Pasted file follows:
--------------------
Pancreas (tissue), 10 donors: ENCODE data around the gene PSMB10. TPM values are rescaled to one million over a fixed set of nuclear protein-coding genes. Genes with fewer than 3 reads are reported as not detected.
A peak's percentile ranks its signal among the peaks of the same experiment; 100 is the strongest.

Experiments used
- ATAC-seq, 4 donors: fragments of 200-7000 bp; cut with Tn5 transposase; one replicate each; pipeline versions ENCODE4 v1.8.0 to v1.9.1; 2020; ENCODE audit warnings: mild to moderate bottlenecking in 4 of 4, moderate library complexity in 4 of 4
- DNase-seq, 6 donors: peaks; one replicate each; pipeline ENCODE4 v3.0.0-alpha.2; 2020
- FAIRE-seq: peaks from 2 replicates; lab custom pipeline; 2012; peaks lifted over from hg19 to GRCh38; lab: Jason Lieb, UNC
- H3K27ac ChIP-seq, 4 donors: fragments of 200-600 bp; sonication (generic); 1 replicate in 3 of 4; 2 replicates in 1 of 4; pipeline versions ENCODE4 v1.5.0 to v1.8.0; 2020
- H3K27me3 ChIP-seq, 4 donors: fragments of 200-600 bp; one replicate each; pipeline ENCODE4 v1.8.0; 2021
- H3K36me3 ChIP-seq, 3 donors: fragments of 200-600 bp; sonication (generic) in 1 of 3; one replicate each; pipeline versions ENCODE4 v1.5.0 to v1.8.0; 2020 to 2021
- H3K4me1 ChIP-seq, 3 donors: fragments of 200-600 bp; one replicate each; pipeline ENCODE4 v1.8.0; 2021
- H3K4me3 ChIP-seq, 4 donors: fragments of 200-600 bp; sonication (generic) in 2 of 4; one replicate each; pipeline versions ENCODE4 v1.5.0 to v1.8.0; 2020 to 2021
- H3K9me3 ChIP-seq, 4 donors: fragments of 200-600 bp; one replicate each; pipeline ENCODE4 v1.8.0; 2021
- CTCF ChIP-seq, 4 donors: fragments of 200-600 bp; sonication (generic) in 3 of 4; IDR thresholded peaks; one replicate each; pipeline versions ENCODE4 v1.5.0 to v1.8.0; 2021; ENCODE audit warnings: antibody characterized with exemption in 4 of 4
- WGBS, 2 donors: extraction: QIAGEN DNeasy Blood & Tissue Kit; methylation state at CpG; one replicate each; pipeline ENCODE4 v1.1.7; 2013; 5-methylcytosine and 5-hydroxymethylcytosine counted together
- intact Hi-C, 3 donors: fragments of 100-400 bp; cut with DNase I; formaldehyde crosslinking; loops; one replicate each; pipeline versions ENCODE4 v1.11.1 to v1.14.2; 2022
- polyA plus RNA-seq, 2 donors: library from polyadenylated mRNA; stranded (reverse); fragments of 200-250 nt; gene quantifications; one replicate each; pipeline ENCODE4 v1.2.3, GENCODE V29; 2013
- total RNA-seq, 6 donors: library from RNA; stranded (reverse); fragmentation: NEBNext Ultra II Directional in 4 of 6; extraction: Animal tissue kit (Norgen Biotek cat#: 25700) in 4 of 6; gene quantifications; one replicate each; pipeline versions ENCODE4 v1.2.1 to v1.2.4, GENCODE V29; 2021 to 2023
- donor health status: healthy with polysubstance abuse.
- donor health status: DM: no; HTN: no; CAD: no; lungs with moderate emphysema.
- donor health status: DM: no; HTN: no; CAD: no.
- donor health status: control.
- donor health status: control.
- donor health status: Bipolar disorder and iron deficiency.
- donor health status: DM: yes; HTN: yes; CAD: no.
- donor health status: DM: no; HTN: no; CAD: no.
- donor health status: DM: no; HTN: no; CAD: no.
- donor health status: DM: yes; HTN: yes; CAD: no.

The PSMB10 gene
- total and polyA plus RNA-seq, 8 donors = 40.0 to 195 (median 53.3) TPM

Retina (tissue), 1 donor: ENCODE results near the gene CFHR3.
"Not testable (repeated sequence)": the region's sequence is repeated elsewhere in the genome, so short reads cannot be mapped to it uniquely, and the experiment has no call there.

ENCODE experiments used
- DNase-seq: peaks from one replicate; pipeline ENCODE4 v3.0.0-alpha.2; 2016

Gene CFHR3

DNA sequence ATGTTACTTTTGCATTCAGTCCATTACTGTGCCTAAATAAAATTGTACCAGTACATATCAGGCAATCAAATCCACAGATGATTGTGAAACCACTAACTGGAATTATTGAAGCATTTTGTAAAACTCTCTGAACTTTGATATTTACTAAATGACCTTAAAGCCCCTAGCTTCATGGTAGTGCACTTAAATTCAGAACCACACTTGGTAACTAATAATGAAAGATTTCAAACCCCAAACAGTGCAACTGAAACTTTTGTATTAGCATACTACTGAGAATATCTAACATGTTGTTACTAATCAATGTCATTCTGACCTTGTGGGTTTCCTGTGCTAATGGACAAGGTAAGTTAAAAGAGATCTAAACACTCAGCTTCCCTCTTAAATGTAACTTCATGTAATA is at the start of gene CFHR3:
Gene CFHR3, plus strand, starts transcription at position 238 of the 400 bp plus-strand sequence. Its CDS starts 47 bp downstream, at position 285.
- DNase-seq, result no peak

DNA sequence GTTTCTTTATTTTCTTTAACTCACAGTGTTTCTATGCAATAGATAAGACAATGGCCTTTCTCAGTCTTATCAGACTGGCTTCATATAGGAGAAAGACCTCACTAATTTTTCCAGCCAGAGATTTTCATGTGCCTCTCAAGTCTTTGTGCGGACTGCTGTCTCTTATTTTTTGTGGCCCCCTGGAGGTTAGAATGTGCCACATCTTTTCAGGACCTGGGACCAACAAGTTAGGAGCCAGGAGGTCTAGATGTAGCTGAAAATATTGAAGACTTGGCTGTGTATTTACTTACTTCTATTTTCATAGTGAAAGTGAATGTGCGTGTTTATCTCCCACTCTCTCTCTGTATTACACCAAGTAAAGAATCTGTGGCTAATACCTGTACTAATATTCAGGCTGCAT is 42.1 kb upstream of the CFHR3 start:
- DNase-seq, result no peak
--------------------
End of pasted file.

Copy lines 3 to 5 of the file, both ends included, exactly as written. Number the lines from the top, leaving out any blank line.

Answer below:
Experiments used
- ATAC-seq, 4 donors: fragments of 200-7000 bp; cut with Tn5 transposase; one replicate each; pipeline versions ENCODE4 v1.8.0 to v1.9.1; 2020; ENCODE audit warnings: mild to moderate bottlenecking in 4 of 4, moderate library complexity in 4 of 4
- DNase-seq, 6 donors: peaks; one replicate each; pipeline ENCODE4 v3.0.0-alpha.2; 2020